Aircraft Accidents. Accidents shall be reported promptly to the Owner, and the Owner shall file all necessary reports with the FAA and the NTSB.
Fuel and Oil. Owner shall arrange for, at owner's expense, all fuel and oil for operation of the Aircraft.
Maintenance. Owner, at Owner's expense, shall maintain and keep in good order and repair the Aircraft. Owner shall arrange for, at Owner's expense, all inspections, parts, labor, overhaul and all maintenance and repairs of or for the Aircraft during the term hereof. Owner may arrange for service companies to perform such services. Fueling, maintenance, inspection and repairs shall be made by competent personnel and with proper fuel, oil and other parts in compliance with the operation and maintenance manuals for the Aircraft and with FAA rules and regulations, all under the control and direction of the Owner.
Hangar/Tiedown. The Owner, at the Owner's expense, shall arrange for the tiedown of the Aircraft or, at the Owner's written direction, the hangaring of the Aircraft.
Fees. Owner agrees to pay all license fees and other fees, taxes and assessments imposed by any government or municipality that may arise out of the operation of the Aircraft except sales tax, which Owner will arrange to have charged to use as provided by the sales tax law of__________(State).
Owner's Liability. Owner is and will remain responsible and liable for all damage, confiscation, destruction or loss to or of the Aircraft for any reason whatsoever, including loss of use or diminution in market value.
Material Participation by Owner. FBO acknowledges that it is the Owner's intent to meet the IRS test for material participation in this activity. Accordingly, FBO agrees that neither its principals nor employees will collectively devote more than 100 hours per year to the Owner's aircraft.
Hull Insurance and Waiver of Subrogation. Owner will provide hull insurance for the aircraft in the amount of $__________ for the interest of Owner and include a waiver of subrogation in favor of FBO and users.
Insurance Proceeds. Proceeds from the insurance will be applied to the cost of repairs of the damage covered by insurance, but the user operating the aircraft when it was damaged will pay the deductible portion of the loss, if any.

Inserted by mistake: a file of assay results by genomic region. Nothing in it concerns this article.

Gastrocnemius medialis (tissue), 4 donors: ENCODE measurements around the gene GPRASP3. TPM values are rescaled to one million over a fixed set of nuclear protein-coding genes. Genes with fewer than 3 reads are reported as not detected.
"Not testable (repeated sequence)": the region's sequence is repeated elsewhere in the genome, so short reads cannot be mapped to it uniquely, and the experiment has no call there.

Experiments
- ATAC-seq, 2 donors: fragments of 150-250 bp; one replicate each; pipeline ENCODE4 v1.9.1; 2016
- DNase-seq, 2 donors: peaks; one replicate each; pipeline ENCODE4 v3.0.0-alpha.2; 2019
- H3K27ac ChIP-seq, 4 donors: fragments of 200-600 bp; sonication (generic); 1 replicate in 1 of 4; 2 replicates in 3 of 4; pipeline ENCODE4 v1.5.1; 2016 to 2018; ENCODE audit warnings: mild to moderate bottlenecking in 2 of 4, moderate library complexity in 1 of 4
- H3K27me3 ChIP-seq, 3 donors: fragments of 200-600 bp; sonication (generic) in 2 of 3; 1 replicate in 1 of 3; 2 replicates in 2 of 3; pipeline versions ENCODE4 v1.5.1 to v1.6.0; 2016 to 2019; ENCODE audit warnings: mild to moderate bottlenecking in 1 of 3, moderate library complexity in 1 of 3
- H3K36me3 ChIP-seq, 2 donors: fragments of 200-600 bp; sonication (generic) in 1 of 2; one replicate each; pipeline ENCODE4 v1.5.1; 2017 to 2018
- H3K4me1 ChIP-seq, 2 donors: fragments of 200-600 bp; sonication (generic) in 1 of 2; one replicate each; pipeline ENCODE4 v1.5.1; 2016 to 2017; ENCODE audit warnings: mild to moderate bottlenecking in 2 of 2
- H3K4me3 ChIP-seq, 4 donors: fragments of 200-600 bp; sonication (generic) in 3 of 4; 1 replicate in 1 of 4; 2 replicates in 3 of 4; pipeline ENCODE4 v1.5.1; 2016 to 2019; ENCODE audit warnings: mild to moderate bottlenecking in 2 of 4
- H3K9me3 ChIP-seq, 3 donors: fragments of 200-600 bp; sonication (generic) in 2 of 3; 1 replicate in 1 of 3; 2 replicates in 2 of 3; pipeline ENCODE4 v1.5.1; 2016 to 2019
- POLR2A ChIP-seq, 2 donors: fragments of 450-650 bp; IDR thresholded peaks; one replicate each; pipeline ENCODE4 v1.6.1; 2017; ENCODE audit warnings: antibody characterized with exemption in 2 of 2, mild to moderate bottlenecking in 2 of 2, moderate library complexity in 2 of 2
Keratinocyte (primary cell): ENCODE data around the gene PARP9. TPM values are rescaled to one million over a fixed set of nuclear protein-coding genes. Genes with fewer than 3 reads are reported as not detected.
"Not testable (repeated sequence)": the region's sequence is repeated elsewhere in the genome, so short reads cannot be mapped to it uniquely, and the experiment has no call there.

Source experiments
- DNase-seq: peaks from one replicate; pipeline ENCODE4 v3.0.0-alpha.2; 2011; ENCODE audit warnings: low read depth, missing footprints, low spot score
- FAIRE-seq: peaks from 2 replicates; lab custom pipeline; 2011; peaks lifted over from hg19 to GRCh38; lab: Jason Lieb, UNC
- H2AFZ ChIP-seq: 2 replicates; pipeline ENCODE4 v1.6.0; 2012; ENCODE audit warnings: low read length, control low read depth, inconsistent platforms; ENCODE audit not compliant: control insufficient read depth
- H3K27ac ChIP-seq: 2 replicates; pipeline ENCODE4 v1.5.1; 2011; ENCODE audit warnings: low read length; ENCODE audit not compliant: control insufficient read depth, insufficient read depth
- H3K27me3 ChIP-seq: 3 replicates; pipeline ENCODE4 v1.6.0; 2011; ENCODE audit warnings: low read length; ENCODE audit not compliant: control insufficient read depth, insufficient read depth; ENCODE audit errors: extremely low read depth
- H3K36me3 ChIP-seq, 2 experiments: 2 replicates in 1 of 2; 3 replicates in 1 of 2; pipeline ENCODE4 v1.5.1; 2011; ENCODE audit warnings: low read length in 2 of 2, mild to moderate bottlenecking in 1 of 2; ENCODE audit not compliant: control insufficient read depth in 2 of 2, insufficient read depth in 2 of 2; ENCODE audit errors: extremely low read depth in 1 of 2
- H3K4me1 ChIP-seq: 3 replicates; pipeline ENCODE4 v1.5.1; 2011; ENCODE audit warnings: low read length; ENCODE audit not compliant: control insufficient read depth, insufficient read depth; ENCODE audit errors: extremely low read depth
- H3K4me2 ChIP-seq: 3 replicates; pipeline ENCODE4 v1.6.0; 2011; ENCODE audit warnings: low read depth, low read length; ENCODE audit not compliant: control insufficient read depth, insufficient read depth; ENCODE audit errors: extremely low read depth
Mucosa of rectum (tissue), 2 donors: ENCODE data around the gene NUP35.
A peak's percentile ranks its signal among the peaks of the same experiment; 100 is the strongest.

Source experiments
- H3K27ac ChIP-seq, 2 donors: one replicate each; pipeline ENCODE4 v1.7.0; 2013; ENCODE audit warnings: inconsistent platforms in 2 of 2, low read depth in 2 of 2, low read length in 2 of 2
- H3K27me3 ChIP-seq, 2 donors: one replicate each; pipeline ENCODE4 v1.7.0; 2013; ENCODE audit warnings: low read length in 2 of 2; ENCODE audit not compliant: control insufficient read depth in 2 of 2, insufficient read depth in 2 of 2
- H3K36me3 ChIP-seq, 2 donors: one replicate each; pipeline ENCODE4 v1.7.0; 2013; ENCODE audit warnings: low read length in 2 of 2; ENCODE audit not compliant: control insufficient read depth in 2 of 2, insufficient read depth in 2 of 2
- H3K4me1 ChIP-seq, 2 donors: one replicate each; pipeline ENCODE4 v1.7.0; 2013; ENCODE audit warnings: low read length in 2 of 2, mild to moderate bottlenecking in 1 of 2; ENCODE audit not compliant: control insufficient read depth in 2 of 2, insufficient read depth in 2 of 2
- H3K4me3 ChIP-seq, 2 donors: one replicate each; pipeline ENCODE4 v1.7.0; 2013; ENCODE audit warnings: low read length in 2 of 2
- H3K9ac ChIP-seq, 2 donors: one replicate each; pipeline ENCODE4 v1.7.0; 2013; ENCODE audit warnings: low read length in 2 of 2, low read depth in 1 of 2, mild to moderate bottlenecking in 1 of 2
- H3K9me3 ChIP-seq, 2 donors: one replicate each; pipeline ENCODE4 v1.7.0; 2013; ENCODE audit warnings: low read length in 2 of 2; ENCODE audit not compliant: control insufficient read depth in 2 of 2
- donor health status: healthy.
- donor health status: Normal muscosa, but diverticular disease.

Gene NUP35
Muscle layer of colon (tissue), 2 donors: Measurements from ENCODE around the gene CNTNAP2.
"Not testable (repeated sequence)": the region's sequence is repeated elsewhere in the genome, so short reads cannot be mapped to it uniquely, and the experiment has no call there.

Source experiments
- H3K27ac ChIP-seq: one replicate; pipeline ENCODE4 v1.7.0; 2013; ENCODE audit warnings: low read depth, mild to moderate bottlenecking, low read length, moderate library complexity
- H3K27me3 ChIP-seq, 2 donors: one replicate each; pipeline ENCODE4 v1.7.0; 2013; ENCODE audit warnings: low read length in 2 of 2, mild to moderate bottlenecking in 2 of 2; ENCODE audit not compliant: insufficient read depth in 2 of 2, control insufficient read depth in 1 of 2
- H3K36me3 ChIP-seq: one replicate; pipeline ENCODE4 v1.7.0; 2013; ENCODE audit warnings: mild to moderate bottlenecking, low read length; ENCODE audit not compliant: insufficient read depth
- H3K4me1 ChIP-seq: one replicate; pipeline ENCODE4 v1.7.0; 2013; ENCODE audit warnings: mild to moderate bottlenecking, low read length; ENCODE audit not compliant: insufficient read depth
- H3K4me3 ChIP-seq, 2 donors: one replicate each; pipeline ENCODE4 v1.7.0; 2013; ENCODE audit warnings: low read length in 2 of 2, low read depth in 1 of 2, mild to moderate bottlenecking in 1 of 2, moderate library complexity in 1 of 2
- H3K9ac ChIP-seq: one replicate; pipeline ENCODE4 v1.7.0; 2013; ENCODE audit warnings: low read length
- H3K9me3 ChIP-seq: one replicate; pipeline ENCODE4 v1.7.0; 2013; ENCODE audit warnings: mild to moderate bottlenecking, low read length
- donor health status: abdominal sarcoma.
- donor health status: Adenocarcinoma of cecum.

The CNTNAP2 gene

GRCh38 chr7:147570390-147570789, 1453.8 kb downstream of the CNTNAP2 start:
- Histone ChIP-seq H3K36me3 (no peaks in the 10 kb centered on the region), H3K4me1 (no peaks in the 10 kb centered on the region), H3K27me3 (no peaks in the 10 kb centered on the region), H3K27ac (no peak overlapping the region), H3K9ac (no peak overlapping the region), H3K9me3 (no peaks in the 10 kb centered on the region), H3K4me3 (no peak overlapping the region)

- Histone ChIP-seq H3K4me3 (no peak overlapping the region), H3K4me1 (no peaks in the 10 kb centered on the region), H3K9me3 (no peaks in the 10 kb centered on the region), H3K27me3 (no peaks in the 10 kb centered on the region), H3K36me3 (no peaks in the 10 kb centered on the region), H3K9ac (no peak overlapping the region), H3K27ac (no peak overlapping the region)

Liability Insurance. Owner, at his expense, shall provide a minimum of $ __________combined single-limit legal liability insurance, including passengers', for user's protection.
Notice of Cancellation. The policies shall provide FBO with at least twenty (20) days notice in writing before termination, modification or cancellation of the policies.
IN WITNESS WHEREOF, the parties hereto have executed this Agreement the day and year first above written.
Careers: Two engines, half price
By Wayne Phillips
AOPA Flight Training, July 2004
Chances are that the very aircraft you flew on your way to FAA certificates and ratings were not owned by the flight school, but by one person or a group of private individuals. The school merely "borrows" that airplane for training or rental to certificated pilots for personal transportation. In what is historically known as a leaseback, the school or FBO leases the aircraft and markets and rents it; tends to maintenance, fuel, and other direct and indirect costs; and remits to the owner a residual percentage of the rental fees each month. In such a scenario, it is common for the renting agency to keep 40 to 45 percent of the hourly rental charge.
State Rules: Aircraft sales and use taxes
By Patti Arthur
AOPA Flight Training, November 1998
If you're thinking about buying (or selling) an aircraft, take some time to learn a little about your state's sales and use tax system. The state sales and use tax system is complicated because each state has its own way of doing things. And when it comes to aircraft, matters can get particularly sticky because of an airplane's inherent mobility.
To Lease or Not To Lease: Can you make an aircraft work for you?
By Patti Arthur
AOPA Flight Training, July 1998
Aircraft leases can be rather confusing to the uninitiated. If you're an aircraft owner and you're thinking about leasing your aircraft to a flight school or other individuals, you should understand some basic rules and terminology. In addition, to avoid potential future problems you should speak with people who know about the leasing process. It's also important to find out what types of leasing activity the FAA sees as air chartering.
Aircraft Financing 101
There's More Than One Way To Buy
By Amy Laboda
AOPA Flight Training, July 1997
So you want to buy an airplane, but paying cash is out of the question.
The Inevitable — Taxes: An Overview Of State And Federal Pitfalls And Benefits
By Joanne M. Barbera
AOPA Flight Training, April 1997
Congratulations on your new aircraft! You're sure to enjoy it, but whether your aircraft is entirely yours or mostly the bank's, one thing is common to all — taxes. Many states tax the purchase of aircraft, parts, fuel, aircraft leasing, aircraft modification, and repairs. The federal government taxes fuel. Owning and operating an aircraft may also have federal income tax consequences. If you're a first-time owner, or thinking about becoming one, here's what you have to look forward to.